Does this happen to you? You start a task and get distracted, and the task you intended to do totally escapes your consciousness. Yesterday I stood in the hallway for a full minute with a bottle of spray cleaner in my hand trying to remember what I intended to clean. And then realized I’d just cleaned a surface in the kitchen and was in the process of putting the bottle away.
Or maybe it happens this way. I’m trying to remember something — the title of a movie or the name of an old friend — and I just cannot do it. It’s frustrating and unsettling. I struggle, take a few deep breaths and it may eventually come to me. Or it may not.
An article on the American Psychological Association’s website was comforting. It said, “For the human brain, there’s no such thing as over the hill.” We all tend to forget more things as we age; it’s disconcerting, but it’s to be expected. Over-worrying it does not help.
In the aging brain, “episodic” memory, such as “What did I have for breakfast?” and “source” memory, such as “Where did I learn about that new car?” decline the most notably. “Semantic” memory, i.e. words, facts, concepts, are less likely to be problematic. And “procedural” memory, such as “knowing how to ride a bicycle,” shows even less decline. “Implicit” learning, which is learning without conscious effort, seems to be pretty much spared into old age. See — comforting.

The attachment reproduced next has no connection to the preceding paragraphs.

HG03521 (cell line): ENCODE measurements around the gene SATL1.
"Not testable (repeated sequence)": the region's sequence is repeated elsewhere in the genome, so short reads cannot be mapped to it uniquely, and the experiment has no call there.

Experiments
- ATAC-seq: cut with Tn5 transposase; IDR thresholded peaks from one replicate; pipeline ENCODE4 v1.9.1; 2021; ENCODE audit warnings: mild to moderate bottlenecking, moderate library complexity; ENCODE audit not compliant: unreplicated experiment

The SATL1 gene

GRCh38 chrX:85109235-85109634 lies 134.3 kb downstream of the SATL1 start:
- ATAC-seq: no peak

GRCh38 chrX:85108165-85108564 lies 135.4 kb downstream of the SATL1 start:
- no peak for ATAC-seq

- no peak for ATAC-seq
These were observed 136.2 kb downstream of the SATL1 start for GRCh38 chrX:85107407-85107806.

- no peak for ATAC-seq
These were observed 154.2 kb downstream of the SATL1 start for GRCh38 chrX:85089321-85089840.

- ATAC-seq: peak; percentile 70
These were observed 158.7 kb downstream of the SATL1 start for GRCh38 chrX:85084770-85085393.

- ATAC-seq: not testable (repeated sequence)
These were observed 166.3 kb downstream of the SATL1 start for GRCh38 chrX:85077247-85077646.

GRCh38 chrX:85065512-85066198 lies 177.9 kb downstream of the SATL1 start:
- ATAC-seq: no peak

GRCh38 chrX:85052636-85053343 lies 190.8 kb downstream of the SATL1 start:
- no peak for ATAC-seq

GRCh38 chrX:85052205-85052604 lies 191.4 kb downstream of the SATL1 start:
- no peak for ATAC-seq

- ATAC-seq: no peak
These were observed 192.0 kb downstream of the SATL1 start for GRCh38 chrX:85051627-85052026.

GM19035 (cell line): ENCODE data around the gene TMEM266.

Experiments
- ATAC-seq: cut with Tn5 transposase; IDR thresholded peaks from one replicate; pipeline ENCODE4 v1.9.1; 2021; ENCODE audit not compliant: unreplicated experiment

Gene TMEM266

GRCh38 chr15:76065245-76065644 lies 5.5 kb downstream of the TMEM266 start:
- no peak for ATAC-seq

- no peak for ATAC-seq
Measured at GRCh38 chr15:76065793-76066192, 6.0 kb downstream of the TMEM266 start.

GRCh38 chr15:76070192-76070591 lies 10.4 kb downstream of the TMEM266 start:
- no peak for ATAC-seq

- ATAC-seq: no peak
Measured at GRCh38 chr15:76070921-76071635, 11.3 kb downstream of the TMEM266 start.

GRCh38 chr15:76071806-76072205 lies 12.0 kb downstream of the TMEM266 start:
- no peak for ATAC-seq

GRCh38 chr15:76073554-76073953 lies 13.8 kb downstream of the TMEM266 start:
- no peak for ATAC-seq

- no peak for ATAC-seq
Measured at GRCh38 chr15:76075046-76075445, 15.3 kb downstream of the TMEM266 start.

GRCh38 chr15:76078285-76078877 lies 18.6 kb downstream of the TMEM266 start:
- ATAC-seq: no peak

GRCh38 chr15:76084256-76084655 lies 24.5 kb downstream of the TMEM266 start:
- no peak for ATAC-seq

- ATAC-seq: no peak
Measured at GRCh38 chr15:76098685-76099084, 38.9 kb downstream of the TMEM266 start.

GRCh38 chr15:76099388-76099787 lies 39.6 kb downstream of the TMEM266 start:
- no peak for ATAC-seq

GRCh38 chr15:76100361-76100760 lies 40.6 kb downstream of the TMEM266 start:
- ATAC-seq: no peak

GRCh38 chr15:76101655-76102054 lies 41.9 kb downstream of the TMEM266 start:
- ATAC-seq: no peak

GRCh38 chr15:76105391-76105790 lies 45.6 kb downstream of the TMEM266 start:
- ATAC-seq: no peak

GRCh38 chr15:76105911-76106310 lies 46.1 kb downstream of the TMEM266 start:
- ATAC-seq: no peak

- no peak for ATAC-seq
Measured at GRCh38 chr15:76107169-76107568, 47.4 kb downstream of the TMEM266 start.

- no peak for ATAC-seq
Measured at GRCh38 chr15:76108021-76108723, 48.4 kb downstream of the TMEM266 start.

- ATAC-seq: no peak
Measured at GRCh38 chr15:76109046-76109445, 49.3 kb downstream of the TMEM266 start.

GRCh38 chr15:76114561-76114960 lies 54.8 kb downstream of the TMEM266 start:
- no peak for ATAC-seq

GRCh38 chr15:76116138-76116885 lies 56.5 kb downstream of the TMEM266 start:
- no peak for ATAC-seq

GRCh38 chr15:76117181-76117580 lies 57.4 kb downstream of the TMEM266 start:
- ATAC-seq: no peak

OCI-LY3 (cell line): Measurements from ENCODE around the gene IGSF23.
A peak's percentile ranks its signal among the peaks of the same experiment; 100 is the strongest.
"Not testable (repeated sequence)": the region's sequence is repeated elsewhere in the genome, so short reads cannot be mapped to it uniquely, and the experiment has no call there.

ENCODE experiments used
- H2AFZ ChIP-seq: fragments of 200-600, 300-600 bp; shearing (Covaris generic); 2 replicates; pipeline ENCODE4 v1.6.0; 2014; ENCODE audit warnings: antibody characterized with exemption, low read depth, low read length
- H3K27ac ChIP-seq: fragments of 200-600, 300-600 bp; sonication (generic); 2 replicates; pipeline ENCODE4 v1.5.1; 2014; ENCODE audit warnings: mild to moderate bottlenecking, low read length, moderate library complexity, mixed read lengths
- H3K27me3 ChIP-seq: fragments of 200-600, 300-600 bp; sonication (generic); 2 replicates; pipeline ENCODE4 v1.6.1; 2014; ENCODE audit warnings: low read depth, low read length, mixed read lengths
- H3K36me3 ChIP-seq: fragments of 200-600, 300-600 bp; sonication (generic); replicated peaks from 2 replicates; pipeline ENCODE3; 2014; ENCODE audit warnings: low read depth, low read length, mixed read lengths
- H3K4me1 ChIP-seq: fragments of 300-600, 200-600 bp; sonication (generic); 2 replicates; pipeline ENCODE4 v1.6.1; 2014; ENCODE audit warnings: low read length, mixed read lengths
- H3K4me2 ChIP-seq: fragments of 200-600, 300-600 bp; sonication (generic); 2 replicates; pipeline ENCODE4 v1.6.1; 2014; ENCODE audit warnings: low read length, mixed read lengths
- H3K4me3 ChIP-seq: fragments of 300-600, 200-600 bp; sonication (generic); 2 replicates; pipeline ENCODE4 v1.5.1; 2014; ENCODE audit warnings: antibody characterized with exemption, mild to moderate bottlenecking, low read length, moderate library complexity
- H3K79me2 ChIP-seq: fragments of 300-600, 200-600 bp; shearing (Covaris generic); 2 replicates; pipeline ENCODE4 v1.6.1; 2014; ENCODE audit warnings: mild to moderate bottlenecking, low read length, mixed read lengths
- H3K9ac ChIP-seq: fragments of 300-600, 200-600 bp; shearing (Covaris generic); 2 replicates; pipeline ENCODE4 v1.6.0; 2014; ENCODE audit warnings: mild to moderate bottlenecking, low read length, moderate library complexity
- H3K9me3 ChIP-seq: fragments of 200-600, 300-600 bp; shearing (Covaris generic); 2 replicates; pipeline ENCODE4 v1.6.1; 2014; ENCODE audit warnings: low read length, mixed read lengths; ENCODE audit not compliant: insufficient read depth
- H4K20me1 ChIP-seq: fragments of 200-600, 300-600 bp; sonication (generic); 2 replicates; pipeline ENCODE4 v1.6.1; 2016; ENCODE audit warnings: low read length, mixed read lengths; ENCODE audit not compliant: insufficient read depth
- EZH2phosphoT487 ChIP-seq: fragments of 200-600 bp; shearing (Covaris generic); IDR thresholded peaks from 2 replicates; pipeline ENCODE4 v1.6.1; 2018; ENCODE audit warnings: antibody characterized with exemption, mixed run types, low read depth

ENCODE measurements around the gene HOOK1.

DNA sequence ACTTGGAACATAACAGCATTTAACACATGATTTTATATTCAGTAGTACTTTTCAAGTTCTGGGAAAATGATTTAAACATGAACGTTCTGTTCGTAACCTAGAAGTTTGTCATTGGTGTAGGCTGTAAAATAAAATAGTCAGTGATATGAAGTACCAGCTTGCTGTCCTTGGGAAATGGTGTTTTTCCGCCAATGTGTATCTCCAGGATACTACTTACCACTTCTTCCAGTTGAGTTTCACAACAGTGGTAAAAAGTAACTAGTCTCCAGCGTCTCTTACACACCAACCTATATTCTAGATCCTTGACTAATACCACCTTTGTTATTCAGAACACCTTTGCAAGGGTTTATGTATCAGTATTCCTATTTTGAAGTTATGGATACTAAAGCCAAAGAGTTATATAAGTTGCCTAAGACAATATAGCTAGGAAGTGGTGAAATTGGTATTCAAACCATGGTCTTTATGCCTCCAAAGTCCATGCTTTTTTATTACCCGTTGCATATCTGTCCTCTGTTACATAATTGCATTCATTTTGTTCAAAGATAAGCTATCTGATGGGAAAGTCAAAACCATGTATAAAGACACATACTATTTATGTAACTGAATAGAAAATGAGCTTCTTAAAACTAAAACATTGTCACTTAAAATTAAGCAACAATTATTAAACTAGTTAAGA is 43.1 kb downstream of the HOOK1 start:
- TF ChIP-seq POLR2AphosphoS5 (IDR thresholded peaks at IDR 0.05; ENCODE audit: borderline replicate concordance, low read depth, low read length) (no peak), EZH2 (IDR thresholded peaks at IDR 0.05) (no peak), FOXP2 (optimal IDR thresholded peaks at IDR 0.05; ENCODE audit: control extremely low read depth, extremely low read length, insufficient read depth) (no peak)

Truth be told, I had a birthday recently and I forgot how old I was. A friend asked me, and I gave myself a year beyond my actual age — woke up in the middle of the following night realizing that — and felt foolish. And slightly amused. I think I smiled and went back to sleep. And that was a good thing; because getting enough rest is critical to older-adult memory. As is nutrient-dense eating (fruits, vegetables, seafood) and aerobic exercise.
In recent weeks, it’s been hectic in our household, and I have not been especially observant about how much sleep or exercise I get. And I’ve definitely been making more cookies than salads.
The folks at the American Psychological Association suggest “a few behavior changes can help people stay sharp” well into their later years. They recommend “booster” learning and prescribed mental workouts. I forget exactly what those involve — but there’s always Google.
And that brings me to my reason for writing about this topic in the first place. I almost forgot. An important comfort for the aging brain is memory aids. We probably all have our own versions. I have a structured “to-do” list I attach to a clipboard — it makes me feel more in control to have my clipboard at-the-ready. And the calendar on my iPad is a godsend. The iPad is mounted on an easy-to-see stand on the kitchen counter (that would be the sparkly, just-cleaned kitchen counter), which helps me remember what I forget. Usually.